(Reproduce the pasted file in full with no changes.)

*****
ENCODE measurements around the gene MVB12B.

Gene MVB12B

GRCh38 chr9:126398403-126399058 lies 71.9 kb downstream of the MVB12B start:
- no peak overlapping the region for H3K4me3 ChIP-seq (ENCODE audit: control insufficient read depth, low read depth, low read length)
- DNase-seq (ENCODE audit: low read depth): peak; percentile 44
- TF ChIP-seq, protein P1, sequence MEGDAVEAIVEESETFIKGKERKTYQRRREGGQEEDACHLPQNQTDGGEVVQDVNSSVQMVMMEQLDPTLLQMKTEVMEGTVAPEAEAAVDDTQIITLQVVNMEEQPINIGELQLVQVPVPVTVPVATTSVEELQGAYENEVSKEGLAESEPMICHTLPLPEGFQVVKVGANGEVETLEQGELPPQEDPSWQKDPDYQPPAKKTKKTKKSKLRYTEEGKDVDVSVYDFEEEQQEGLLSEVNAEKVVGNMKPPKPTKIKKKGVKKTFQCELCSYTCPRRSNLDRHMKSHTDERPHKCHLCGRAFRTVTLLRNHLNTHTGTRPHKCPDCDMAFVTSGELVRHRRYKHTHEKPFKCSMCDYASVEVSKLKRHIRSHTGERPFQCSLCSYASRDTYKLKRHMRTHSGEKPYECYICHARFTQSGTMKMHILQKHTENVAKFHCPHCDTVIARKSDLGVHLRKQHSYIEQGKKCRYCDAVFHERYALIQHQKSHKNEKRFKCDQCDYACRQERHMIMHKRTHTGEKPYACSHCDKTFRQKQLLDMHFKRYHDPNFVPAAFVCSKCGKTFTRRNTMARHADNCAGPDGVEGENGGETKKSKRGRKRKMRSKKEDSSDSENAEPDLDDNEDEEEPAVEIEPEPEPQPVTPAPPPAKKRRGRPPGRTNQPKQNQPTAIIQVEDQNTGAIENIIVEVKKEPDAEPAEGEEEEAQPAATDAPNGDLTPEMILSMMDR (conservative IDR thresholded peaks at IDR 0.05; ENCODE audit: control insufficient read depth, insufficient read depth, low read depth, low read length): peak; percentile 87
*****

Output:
ENCODE measurements around the gene MVB12B.

Gene MVB12B

GRCh38 chr9:126398403-126399058 lies 71.9 kb downstream of the MVB12B start:
- no peak overlapping the region for H3K4me3 ChIP-seq (ENCODE audit: control insufficient read depth, low read depth, low read length)
- DNase-seq (ENCODE audit: low read depth): peak; percentile 44
- TF ChIP-seq, protein P1, sequence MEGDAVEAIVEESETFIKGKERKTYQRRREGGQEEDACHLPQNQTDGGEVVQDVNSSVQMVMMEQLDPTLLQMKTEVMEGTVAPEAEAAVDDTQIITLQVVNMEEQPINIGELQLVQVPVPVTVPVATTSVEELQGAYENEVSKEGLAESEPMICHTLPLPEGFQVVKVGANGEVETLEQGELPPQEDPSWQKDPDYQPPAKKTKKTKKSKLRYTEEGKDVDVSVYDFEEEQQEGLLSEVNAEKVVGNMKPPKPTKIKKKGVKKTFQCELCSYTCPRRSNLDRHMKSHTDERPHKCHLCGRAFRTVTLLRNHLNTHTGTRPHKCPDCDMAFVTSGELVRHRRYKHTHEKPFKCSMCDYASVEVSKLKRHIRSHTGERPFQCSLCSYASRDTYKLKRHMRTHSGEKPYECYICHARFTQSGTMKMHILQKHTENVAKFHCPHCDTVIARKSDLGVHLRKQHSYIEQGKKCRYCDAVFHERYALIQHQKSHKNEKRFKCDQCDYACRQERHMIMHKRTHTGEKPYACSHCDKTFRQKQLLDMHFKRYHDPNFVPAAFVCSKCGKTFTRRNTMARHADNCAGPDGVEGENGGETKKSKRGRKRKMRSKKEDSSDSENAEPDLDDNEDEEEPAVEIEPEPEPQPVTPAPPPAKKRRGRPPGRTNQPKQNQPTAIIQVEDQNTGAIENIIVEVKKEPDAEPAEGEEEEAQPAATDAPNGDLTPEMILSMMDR (conservative IDR thresholded peaks at IDR 0.05; ENCODE audit: control insufficient read depth, insufficient read depth, low read depth, low read length): peak; percentile 87